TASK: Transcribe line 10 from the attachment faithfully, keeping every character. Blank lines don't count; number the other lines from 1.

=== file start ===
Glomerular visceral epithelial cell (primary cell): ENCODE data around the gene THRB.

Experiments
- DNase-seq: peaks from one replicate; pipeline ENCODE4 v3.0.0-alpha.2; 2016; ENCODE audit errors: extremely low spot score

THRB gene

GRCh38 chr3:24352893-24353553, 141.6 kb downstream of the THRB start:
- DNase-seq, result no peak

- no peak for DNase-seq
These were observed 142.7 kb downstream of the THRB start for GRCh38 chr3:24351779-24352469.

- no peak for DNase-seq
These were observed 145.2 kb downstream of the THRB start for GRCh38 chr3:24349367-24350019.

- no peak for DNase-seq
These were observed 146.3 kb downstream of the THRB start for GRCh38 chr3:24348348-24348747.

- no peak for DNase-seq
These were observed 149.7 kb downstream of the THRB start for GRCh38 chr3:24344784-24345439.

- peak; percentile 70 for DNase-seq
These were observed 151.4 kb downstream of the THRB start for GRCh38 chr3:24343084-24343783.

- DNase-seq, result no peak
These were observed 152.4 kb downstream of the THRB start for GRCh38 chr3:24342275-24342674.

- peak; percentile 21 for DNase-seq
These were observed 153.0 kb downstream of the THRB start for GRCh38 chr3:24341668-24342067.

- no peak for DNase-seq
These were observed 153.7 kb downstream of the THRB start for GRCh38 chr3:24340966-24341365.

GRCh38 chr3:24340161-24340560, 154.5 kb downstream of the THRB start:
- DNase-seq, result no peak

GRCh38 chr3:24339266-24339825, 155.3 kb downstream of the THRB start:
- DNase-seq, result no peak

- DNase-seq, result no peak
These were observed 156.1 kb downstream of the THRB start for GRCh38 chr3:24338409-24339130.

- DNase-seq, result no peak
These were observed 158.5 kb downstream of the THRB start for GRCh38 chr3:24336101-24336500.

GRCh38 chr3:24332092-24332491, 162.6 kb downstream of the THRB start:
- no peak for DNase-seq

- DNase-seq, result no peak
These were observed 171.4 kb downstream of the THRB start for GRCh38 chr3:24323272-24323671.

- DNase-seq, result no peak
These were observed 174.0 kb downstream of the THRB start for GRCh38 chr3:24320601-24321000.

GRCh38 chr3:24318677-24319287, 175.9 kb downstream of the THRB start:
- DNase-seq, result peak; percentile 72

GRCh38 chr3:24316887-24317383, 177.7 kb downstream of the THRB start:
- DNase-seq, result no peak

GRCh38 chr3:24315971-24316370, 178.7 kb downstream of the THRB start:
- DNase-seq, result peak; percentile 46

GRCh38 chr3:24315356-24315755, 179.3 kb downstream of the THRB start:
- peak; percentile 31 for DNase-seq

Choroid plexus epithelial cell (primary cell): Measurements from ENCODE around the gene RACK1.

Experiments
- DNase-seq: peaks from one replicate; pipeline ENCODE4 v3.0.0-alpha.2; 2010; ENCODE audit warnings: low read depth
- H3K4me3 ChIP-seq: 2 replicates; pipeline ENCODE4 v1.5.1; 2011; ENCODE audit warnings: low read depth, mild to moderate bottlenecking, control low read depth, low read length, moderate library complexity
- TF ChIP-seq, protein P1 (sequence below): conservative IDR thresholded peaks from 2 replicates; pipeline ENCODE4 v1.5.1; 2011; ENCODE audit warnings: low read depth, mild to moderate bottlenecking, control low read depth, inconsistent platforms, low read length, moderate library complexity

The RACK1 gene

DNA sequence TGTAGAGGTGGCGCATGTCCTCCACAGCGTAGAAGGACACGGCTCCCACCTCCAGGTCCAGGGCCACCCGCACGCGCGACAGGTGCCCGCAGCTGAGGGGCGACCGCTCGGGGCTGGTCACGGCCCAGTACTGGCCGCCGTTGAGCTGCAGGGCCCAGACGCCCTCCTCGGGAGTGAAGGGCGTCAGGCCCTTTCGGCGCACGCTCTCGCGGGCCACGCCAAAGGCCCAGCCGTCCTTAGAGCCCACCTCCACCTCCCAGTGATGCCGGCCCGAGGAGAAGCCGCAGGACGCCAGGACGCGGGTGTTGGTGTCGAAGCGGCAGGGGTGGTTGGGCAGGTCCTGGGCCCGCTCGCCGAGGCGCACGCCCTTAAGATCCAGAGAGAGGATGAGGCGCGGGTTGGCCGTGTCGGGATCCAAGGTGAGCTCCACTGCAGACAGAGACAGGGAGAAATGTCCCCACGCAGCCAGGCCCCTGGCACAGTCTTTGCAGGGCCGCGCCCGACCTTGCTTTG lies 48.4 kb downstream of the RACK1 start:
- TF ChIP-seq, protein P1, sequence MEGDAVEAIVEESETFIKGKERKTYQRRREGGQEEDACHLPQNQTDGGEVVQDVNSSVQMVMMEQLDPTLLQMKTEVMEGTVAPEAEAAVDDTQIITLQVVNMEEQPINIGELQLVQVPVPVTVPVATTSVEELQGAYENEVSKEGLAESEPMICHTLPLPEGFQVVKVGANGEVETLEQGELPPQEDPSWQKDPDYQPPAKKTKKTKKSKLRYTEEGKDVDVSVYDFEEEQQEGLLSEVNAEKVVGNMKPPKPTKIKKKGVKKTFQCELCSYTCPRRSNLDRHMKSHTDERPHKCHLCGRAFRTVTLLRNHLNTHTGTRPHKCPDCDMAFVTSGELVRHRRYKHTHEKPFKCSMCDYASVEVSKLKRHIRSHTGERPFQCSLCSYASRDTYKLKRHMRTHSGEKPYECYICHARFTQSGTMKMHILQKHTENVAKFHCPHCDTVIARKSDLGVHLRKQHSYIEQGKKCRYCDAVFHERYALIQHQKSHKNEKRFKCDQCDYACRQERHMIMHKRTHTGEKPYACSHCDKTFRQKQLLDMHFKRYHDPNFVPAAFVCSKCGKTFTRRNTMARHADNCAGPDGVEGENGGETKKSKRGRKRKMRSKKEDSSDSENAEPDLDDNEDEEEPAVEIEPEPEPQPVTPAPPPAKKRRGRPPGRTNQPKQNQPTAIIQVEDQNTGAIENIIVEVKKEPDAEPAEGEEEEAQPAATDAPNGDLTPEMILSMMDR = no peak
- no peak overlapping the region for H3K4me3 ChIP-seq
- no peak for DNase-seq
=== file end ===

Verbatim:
These were observed 145.2 kb downstream of the THRB start for GRCh38 chr3:24349367-24350019.